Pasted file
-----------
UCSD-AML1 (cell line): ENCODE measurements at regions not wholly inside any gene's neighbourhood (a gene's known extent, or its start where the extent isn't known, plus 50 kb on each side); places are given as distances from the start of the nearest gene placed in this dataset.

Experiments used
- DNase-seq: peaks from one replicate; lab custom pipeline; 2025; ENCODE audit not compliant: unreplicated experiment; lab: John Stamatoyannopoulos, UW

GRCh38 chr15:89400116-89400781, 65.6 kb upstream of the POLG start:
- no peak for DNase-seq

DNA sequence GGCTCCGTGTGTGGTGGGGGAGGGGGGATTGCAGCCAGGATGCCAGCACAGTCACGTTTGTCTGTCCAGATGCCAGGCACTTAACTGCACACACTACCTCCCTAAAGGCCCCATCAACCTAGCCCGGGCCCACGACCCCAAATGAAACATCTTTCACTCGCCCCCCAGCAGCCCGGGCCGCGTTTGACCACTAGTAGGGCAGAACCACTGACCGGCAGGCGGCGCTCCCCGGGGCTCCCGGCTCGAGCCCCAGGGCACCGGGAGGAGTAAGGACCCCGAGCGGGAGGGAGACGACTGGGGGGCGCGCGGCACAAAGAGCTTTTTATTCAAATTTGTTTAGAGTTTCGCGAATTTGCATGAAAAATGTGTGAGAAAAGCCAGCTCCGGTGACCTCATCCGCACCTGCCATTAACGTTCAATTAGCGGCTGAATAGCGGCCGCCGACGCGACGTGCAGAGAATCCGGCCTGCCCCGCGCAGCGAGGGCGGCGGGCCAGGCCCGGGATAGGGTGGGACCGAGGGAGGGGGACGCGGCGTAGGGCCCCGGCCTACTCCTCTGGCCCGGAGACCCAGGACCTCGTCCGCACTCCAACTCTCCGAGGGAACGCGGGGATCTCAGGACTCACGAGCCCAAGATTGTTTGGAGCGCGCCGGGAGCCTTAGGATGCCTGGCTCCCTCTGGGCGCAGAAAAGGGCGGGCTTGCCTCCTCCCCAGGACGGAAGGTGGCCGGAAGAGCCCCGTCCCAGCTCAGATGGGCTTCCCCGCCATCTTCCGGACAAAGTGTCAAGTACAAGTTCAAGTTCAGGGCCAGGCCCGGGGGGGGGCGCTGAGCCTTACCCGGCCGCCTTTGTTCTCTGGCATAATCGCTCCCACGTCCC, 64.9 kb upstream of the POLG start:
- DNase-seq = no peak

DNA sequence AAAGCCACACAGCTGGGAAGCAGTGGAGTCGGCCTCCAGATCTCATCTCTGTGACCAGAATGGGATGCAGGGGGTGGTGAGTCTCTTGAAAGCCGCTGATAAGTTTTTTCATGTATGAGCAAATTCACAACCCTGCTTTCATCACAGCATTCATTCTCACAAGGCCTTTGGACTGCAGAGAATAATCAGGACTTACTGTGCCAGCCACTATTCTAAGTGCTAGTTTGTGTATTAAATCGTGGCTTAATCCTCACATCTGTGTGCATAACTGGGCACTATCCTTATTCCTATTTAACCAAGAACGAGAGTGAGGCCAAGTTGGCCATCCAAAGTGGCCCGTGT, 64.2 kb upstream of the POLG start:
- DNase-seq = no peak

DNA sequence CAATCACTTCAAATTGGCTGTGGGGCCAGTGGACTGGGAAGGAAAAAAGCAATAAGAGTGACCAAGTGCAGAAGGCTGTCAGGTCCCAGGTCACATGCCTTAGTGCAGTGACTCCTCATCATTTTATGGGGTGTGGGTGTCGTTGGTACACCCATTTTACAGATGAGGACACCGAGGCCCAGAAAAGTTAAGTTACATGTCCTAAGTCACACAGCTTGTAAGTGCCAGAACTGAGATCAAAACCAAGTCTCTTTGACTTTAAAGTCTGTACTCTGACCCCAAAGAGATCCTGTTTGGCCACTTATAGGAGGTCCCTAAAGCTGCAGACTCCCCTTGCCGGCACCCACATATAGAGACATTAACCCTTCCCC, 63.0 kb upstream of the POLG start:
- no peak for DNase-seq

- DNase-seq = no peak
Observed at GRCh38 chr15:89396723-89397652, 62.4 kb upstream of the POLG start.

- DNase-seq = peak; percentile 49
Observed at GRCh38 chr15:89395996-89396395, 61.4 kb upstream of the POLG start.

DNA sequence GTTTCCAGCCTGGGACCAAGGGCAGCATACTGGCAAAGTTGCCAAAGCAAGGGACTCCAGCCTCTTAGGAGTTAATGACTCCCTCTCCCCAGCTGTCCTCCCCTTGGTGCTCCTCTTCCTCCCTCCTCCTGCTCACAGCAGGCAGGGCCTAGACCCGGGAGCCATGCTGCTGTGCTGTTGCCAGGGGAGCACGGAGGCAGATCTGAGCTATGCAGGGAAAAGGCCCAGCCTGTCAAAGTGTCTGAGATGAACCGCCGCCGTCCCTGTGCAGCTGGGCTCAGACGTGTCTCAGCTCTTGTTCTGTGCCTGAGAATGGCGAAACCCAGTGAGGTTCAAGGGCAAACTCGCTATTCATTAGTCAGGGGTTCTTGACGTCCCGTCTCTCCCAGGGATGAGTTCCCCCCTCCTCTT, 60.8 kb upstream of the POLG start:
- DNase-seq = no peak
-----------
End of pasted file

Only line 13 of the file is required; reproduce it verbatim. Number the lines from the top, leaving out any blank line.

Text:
Observed at GRCh38 chr15:89396723-89397652, 62.4 kb upstream of the POLG start.